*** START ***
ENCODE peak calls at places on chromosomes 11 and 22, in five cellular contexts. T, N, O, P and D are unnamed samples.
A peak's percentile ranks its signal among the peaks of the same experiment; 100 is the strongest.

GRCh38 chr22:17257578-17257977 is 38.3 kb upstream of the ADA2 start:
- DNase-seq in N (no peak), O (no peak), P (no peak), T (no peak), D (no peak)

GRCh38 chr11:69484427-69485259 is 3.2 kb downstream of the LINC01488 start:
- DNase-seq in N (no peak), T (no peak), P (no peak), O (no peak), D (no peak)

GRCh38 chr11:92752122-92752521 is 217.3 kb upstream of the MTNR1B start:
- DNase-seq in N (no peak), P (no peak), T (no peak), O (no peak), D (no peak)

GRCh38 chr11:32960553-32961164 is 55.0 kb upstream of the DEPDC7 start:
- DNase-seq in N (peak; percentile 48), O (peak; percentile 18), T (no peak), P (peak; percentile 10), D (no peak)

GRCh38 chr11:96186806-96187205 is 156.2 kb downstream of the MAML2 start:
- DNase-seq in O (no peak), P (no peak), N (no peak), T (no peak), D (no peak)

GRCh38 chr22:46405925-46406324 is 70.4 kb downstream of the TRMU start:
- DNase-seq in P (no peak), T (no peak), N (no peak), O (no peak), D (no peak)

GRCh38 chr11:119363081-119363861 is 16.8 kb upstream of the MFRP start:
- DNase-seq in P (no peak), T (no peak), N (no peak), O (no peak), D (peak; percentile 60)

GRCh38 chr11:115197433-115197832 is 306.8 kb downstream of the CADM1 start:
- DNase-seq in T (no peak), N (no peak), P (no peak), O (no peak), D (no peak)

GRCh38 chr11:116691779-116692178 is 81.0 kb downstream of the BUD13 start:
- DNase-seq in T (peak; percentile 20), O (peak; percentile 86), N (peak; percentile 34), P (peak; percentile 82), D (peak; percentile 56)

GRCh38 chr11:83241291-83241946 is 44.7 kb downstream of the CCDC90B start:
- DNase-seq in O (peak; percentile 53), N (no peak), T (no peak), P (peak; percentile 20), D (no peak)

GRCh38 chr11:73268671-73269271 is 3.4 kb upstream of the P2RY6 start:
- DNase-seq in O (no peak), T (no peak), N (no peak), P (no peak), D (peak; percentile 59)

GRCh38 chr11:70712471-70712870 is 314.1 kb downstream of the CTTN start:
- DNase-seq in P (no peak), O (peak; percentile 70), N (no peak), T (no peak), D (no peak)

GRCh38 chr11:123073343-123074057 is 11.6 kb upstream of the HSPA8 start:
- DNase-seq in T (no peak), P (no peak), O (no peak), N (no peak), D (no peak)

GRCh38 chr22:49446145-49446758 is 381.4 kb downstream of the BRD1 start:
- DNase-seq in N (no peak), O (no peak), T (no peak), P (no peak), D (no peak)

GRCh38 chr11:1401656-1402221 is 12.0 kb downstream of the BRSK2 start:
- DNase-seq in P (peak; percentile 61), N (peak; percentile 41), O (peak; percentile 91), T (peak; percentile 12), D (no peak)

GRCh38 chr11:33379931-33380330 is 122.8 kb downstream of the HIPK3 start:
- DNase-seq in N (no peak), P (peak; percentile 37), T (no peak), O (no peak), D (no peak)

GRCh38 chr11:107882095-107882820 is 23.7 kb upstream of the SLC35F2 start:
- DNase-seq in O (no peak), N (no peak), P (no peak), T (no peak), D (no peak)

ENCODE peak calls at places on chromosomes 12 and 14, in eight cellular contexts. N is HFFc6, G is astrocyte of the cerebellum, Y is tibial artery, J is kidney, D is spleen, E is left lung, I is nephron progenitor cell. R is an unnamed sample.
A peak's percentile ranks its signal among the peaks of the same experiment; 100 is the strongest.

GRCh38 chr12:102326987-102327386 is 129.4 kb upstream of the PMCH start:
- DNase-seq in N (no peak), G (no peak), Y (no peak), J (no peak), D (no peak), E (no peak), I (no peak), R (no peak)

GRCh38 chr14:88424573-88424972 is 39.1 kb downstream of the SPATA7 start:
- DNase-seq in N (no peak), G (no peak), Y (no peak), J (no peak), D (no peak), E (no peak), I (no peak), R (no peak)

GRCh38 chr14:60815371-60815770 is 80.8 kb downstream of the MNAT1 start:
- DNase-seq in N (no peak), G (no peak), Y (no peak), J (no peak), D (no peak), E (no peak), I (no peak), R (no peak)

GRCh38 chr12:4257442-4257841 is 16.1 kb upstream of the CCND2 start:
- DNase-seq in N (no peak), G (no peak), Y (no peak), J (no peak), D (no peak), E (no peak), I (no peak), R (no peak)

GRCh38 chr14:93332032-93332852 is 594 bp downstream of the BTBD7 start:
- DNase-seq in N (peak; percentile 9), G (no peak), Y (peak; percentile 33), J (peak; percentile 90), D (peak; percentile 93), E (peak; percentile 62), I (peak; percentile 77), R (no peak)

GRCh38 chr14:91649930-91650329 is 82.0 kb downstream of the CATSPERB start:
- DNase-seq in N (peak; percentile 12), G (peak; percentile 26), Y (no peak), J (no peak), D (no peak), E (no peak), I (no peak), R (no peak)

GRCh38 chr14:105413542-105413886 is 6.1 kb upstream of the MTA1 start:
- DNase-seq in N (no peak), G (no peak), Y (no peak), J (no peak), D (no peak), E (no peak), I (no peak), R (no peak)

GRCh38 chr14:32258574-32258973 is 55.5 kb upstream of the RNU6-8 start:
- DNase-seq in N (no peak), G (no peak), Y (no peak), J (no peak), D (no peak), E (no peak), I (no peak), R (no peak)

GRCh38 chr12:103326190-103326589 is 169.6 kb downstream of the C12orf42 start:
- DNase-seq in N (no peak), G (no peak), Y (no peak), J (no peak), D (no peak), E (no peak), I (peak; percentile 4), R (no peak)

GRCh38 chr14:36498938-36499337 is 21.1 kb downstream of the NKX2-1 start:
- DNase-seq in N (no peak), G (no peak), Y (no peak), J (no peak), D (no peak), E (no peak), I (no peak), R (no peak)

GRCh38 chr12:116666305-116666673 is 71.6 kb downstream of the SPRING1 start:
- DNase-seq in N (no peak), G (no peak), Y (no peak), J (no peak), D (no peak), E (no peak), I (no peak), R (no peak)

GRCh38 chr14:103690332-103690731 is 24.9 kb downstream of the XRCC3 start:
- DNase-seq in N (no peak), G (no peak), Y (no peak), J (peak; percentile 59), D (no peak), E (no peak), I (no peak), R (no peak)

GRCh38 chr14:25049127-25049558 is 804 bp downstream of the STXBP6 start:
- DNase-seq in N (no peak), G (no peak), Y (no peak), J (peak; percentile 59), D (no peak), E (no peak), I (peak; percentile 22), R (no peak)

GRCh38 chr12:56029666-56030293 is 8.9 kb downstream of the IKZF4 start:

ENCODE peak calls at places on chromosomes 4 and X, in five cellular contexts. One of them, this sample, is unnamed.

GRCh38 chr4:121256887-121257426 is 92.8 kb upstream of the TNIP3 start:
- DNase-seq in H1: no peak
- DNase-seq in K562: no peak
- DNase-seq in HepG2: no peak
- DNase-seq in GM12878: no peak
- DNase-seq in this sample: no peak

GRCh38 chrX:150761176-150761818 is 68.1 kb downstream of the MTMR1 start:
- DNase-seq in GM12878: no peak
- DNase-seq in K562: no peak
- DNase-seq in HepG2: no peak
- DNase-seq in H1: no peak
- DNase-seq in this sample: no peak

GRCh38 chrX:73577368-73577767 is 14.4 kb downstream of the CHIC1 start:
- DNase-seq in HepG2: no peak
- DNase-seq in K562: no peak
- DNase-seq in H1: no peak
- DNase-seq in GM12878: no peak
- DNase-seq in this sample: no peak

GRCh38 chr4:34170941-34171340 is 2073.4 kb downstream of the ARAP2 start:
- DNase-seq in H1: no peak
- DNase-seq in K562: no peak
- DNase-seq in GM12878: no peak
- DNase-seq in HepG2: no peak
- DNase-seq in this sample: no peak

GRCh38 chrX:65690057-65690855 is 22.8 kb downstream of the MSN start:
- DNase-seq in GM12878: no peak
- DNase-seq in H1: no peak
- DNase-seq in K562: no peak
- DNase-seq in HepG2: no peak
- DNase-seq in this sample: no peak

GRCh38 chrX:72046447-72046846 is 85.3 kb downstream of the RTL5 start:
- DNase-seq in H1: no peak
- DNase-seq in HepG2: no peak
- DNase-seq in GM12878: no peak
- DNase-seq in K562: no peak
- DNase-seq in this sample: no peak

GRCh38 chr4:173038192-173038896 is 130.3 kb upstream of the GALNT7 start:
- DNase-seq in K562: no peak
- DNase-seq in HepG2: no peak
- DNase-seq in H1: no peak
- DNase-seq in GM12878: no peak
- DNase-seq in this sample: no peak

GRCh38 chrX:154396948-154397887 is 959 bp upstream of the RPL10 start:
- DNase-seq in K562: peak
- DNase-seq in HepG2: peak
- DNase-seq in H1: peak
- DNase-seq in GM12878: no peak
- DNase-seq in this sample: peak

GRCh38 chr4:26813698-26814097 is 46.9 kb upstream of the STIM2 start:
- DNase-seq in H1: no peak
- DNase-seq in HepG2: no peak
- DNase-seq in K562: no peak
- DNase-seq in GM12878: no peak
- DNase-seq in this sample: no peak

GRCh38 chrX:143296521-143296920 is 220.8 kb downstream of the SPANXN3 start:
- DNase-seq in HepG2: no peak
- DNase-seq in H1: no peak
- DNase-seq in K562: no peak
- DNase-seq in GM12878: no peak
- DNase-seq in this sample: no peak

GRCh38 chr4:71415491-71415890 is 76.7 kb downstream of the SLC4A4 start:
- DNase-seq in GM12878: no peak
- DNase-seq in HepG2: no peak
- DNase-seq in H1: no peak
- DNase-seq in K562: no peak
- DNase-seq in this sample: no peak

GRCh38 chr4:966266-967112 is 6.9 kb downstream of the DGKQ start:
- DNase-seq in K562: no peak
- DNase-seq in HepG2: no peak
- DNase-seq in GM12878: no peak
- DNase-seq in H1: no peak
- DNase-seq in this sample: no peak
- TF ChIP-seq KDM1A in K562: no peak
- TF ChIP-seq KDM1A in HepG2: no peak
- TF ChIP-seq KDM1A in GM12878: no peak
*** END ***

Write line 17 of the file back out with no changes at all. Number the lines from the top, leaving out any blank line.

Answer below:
GRCh38 chr11:115197433-115197832 is 306.8 kb downstream of the CADM1 start: